The problem arises whether PTA is exclusively adverse. The strictness of law when searching terrorists and terrorists suspect, seizure of goods comes handy in times of terror. However, the hurdle is to achieve nonviolence in the meantime to preserve human rights. Combating terrorism cannot be achieved overnight. Terrorism does not always appear from weapons and bullets. Modern warfare is now heading towards information, where extremists, as well as terrorists, are using and manipulating, fabricating, concealing information. This is severe than traditional warfare where the results are seen after a long duration by then the situation is irreparable. It goes beyond traditional warfare where humans are killed and property is destroyed; here the mind game is strong it encroaches past, present as well as future. Usage of social media is vast and information can be disseminated easily with less cost. With the usage of social media such as Twitter, WhatsApp, Tik Tok, and Facebook by extremists, as well as terrorists, they can gather people unlike in the past where ideologies will be preached in gatherings. Therefore, PTA must have laws to penalize offenders who use hate speech, false information to promote extremism and terrorism.

PTA must be in line with international standards. Sri Lanka is a state party to the International Covenant on Civil and Political Rights (ICCPR), as well as the Convention against Torture and Other Cruel, Inhuman or Degrading Treatment or Punishment. Both these conventions advocate rights including the right to life. Counter-terrorism law must be sensitive enough not to breach international standards. Rule of law must be preserved by the criminal justice system. Article 4(1) of the ICCPR is noteworthy; it states that even in such a declared state of emergency, where states may derogate from certain other rights, such derogation must be temporary and only what is strictly required by the exigencies of the emergency. In essence, it suggests the importance of rights, which is enshrined in the constitution and the need to prevent their infringement.

The warning on removing GSP plus cannot be taken mildly, that does not mean that we have to hold heartedly and passively accept all the changes suggested by the international community. Thus, the way towards success is accepting flaws, mending mistakes. Do we have to repeal the PTA as a whole? The answer is no, the rationale is Sri Lanka underwent terrorism and fought a war and regained peace, it was during war and aftermath of war the Act became assistance to penalize the perpetrators, without the said Act we will never be able to penalize the terrorists, nor we will achieve freedom. When looking at countries like Switzerland, the counter-terrorism law grants police enormous powers in the interest of national security.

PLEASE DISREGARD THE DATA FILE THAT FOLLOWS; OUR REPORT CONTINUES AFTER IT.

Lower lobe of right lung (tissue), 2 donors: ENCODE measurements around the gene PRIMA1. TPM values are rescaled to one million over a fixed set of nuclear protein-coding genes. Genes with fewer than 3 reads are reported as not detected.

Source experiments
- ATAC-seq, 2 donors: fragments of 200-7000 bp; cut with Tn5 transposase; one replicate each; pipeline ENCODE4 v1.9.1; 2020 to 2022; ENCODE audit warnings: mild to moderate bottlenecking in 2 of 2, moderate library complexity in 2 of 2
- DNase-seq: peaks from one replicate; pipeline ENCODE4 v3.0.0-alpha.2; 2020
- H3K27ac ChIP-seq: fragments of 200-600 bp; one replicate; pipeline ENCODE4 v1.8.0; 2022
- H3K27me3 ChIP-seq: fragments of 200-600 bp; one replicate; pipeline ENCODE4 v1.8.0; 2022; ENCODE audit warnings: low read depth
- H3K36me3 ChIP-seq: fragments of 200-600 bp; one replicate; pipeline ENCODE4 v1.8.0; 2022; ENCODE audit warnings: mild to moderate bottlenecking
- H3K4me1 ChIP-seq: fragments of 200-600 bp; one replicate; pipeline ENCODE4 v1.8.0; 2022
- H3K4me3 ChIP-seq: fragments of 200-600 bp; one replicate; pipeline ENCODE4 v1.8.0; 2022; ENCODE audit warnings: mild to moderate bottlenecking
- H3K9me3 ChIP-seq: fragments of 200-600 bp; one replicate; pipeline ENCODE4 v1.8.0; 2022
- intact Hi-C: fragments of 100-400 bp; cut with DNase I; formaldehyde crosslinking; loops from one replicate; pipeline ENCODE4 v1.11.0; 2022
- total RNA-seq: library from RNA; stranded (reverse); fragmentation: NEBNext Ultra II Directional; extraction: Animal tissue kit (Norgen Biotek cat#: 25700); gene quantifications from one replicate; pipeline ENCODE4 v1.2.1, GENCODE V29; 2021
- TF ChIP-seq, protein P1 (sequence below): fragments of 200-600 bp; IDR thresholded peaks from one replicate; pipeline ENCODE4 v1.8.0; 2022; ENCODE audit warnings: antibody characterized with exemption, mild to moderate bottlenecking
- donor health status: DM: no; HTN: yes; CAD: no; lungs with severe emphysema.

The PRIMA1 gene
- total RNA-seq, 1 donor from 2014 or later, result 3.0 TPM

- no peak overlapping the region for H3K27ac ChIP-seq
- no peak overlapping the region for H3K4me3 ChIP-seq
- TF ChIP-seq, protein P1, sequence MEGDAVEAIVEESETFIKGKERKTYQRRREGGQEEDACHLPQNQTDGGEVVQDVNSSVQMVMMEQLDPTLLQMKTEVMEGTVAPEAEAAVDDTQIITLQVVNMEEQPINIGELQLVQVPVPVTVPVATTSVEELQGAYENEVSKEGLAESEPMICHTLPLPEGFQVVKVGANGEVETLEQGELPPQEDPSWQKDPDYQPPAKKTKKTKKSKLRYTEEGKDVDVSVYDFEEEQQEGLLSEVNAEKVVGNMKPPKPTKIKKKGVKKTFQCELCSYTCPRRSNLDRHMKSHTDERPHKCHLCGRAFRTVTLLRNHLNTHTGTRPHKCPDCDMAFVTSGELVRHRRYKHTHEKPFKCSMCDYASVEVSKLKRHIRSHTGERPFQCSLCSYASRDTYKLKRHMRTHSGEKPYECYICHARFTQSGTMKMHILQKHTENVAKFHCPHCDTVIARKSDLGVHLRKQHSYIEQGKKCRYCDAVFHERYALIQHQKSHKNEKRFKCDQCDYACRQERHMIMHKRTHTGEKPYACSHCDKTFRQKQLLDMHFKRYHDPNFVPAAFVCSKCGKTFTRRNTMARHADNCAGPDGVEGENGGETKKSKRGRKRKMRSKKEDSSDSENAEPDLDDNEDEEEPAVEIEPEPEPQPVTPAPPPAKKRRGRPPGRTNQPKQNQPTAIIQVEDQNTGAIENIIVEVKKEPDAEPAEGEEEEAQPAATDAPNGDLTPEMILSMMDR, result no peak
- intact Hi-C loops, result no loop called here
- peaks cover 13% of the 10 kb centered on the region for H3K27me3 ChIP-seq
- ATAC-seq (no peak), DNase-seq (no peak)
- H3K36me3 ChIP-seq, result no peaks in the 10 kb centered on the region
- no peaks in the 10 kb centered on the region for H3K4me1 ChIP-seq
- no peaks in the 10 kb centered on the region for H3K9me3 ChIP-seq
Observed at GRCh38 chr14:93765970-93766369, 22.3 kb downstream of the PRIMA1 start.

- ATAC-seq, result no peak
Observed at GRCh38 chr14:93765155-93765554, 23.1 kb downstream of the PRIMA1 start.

With that when we move on to the harsh reality, the Act has discriminatory provisions and needs revisiting. The right to a fair trial must be addressed leading to an effective remedy; prolonged detention without a reason must not be tolerated. Access to health care, access to loved ones must not be taken as insignificant requests. Most importantly, Act needs to include rehabilitation, as a measure to combat terrorism, as penalizing is insufficient; reintegrating a person is a prudent choice as it gives a second chance to the victim. Furthermore, it is important to de-radicalize the perpetrators of terrorism to ensure peace in society by prohibiting the revival of terrorism. Most importantly, it is imperative to be sensitive to new threats such as acts of terrorism by social media, which is discreet and harmful.

The unforgettable lesson Sri Lanka learned is from the Easter Sunday Attack, which was inexcusable, is the security failure of the country that resulted in irreparable damage. This reiterates the point of significance on national security, which means national security must always get due to recognition and national security, cannot be taken simply. It is high time to revisit the Act as we have an old Act that does not address modern threats and requirements. Therefore, it is appreciated to take a step back, accept the mistakes, and mend them. In essence, national security must be given priority whilst adhering to international standards, rule of law, and international human rights law is mandatory.

*Ms Charani Patabendige is an Honorary Associate Research Fellow at the Institute of National Security Studies (INSS), the premier think tank on National Security established under the Ministry of Defence. The opinion expressed is her own and not necessarily reflective of the institute.